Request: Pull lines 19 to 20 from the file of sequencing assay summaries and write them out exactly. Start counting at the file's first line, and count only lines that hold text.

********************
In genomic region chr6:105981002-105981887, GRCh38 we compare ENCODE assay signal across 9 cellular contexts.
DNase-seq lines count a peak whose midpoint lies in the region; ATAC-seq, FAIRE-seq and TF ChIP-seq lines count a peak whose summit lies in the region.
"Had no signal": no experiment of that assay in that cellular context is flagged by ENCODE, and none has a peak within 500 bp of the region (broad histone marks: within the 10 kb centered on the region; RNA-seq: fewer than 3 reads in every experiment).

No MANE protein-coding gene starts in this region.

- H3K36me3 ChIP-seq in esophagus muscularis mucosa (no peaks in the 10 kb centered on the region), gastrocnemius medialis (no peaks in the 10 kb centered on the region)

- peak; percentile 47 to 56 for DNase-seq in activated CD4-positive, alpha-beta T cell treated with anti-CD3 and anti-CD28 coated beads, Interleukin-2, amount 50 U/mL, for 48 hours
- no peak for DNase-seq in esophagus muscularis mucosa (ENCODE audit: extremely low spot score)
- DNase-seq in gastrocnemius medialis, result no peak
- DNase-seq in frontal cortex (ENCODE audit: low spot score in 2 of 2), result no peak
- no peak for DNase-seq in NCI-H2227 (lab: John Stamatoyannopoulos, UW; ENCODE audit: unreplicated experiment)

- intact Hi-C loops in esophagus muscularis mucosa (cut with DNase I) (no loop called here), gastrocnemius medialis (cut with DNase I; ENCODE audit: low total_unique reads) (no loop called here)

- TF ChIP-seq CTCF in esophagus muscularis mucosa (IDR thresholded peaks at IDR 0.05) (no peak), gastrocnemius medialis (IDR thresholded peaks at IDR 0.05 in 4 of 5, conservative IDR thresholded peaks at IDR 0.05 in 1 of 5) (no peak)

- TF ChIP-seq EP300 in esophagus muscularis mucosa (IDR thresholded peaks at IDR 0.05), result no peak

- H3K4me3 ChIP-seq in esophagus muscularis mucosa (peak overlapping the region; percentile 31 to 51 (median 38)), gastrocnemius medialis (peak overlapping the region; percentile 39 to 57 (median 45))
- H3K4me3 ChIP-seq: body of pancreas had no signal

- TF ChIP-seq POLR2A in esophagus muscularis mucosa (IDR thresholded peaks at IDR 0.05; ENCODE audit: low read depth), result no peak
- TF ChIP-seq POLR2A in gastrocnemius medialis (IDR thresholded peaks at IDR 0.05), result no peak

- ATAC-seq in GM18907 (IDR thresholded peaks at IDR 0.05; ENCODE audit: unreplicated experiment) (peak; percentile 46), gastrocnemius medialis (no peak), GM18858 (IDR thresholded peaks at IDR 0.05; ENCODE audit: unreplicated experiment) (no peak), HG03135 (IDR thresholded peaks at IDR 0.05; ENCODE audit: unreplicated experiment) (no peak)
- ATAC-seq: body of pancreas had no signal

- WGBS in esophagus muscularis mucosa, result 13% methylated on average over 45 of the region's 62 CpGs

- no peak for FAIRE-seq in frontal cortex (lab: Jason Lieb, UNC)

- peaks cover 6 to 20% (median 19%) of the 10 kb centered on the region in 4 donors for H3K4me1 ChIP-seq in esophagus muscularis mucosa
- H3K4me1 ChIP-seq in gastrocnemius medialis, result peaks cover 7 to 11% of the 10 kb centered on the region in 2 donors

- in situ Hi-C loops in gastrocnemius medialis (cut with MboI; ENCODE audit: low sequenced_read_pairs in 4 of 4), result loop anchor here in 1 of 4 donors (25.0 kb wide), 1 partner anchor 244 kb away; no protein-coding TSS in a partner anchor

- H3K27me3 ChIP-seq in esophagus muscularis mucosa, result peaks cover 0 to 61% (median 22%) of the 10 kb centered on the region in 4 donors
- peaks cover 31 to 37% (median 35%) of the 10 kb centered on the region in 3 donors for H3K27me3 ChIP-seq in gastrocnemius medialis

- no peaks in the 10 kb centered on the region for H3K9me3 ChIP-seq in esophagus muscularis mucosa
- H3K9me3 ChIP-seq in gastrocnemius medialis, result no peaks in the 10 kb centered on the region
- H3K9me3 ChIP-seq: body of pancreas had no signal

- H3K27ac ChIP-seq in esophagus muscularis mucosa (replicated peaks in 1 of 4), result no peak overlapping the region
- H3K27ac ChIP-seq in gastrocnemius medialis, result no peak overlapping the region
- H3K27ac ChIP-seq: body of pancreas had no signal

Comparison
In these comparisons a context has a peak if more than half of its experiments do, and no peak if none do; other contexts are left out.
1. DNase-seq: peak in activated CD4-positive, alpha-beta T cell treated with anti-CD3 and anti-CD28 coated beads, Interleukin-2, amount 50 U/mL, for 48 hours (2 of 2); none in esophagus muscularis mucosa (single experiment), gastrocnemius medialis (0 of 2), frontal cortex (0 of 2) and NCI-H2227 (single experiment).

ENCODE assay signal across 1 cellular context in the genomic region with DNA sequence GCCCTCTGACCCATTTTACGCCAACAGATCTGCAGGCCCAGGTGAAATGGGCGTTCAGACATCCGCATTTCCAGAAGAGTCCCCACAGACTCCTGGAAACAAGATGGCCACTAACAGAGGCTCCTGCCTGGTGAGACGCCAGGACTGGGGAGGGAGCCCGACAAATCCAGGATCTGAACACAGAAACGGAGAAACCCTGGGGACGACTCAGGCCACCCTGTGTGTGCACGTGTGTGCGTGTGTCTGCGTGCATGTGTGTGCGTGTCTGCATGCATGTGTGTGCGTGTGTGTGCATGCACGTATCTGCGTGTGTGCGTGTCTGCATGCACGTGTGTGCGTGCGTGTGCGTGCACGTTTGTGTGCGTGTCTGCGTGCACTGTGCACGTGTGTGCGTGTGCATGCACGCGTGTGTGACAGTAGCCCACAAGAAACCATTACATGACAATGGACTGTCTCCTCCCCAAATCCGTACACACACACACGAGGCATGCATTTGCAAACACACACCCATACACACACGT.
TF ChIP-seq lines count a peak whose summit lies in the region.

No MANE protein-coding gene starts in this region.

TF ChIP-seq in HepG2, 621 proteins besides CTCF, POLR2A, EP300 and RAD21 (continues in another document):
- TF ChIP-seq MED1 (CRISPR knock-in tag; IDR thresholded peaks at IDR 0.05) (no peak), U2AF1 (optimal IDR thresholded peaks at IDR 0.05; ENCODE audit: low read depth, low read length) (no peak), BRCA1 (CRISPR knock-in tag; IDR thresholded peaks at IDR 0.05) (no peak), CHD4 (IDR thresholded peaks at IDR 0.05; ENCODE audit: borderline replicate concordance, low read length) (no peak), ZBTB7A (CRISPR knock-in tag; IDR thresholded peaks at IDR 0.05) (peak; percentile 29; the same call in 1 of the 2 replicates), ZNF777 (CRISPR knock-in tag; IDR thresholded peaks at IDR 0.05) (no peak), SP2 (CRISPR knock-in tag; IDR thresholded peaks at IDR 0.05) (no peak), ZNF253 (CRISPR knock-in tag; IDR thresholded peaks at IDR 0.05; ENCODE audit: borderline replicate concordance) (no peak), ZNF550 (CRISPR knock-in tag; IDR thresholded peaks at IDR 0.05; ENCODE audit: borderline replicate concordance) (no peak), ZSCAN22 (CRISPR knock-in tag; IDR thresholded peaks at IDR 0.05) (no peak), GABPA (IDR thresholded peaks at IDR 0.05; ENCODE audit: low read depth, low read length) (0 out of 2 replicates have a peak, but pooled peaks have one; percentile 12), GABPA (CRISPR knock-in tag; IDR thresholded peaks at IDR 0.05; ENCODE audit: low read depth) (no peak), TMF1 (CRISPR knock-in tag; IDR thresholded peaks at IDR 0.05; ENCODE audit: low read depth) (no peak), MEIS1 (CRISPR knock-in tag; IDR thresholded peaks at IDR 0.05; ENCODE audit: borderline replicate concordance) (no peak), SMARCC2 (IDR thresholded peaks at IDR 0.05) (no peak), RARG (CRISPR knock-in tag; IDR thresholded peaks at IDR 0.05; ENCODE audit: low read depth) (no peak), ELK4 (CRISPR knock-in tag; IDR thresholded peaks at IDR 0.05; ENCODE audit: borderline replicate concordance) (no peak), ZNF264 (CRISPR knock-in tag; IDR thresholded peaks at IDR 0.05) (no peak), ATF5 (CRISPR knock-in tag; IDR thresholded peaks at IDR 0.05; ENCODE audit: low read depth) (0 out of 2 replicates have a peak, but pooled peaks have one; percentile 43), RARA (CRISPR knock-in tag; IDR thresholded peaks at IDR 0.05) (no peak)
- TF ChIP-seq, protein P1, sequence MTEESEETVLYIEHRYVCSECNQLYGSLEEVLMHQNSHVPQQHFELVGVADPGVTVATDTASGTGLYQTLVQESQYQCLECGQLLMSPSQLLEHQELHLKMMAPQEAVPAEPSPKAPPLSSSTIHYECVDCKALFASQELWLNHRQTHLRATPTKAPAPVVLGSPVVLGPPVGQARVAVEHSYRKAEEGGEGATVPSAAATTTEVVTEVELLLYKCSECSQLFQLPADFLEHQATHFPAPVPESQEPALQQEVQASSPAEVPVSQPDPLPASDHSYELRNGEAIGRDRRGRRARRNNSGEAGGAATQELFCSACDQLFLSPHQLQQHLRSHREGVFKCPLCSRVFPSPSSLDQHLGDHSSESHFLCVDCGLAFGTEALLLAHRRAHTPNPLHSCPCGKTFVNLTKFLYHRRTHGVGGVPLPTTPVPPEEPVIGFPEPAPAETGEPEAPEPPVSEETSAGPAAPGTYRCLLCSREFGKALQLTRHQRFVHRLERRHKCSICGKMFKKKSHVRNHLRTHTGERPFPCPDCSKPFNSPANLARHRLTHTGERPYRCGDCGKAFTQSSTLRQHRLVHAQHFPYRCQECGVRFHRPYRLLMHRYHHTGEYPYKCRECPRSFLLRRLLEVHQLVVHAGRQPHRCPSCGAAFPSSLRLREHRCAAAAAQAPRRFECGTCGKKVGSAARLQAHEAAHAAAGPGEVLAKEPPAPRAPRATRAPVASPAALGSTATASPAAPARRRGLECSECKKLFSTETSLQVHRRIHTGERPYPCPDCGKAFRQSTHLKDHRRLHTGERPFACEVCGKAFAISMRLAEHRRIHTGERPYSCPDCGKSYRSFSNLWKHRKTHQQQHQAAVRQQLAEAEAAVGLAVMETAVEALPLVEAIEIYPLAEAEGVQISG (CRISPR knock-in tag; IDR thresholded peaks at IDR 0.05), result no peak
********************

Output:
- ATAC-seq: body of pancreas had no signal

- WGBS in esophagus muscularis mucosa, result 13% methylated on average over 45 of the region's 62 CpGs